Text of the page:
if: special tenses

We use ‘special’ tenses with //when we are talking about ‘unreal’ situations — things that will probably not happen, present or future situations that we are imagining, or things that did not happen. (For example, we can use past tenses to talk about the future.)

  • Present and future situations
      To talk about ‘unreal’ or improbable situations now or in the future, we use a past tense in the if-clause, and a conditional (see 88) in the other part of the sentence.
      [ if + past, conditional conditional if + past]
      If I knew her name, I would tell you.
      (NOT If f would know … NOT … I will tell yott.)
      If you came tomorrow, I would have more time to talk.
      I would be perfectly happy if I had a car.
      What would you do if you lost your job?
      We often use were instead of was after if, especially in a formal style.
      If I were rich, I would spend all my time travelling.
  • Special tenses and ordinary tenses compared
    The difference between if I get and if I got, or if I have and if I had, is not a difference of time. They can both refer to the present or future. After if, the past tense suggests that the situation is less probable, or impossible, or imaginary. Compare:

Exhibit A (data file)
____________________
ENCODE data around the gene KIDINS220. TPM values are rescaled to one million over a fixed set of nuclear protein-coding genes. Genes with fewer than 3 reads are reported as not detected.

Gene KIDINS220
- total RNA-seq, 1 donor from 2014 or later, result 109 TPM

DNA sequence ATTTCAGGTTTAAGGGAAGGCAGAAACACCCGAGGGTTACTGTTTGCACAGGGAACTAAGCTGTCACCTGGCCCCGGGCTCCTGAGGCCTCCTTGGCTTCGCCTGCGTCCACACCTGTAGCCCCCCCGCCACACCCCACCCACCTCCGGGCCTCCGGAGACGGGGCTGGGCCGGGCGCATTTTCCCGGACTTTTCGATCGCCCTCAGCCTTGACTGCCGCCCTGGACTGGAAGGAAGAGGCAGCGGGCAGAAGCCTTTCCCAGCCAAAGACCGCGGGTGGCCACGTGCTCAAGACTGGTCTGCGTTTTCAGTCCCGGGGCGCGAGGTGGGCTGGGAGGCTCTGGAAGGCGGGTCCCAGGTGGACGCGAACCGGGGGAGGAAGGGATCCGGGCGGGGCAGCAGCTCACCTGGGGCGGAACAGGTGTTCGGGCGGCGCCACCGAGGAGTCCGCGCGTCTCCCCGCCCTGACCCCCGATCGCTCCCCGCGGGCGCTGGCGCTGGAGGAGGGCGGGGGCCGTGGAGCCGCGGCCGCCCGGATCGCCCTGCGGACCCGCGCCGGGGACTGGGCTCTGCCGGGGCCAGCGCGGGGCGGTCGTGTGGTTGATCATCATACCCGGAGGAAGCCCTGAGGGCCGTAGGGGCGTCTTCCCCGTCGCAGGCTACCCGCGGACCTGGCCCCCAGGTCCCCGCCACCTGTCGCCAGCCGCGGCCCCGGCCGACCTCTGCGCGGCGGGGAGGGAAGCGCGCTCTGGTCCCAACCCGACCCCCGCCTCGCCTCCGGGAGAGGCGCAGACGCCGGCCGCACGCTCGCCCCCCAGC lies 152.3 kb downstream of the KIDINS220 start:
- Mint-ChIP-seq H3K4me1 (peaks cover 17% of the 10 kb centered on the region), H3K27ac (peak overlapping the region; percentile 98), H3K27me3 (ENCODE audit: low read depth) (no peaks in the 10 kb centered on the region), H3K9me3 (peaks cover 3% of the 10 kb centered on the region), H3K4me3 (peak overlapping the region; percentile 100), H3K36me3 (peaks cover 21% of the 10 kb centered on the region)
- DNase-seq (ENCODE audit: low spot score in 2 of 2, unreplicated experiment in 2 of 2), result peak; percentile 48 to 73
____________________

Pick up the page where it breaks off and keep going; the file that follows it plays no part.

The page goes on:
If I become President, (said by a candidate in an election)
      If I became President, I’d . . . (said by a schoolboy)
      If I win this race, I’ll . . . (said by the fastest runner)
      If I won this race, I’d .. . (said by the slowest runner)
  • Past situations
    To talk about past situations that did not happen, we use a past perfect tense (with had) in the if-clause, and a perfect conditional in the other part of the sentence.
      [if + past perfect, perfect conditional perfect conditional if+ past perfect]
      If you had worked harder, you would have passed your exam.
      If you had asked me, I would have told you.
      I’d have been in bad trouble if Jane hadn’t helped me.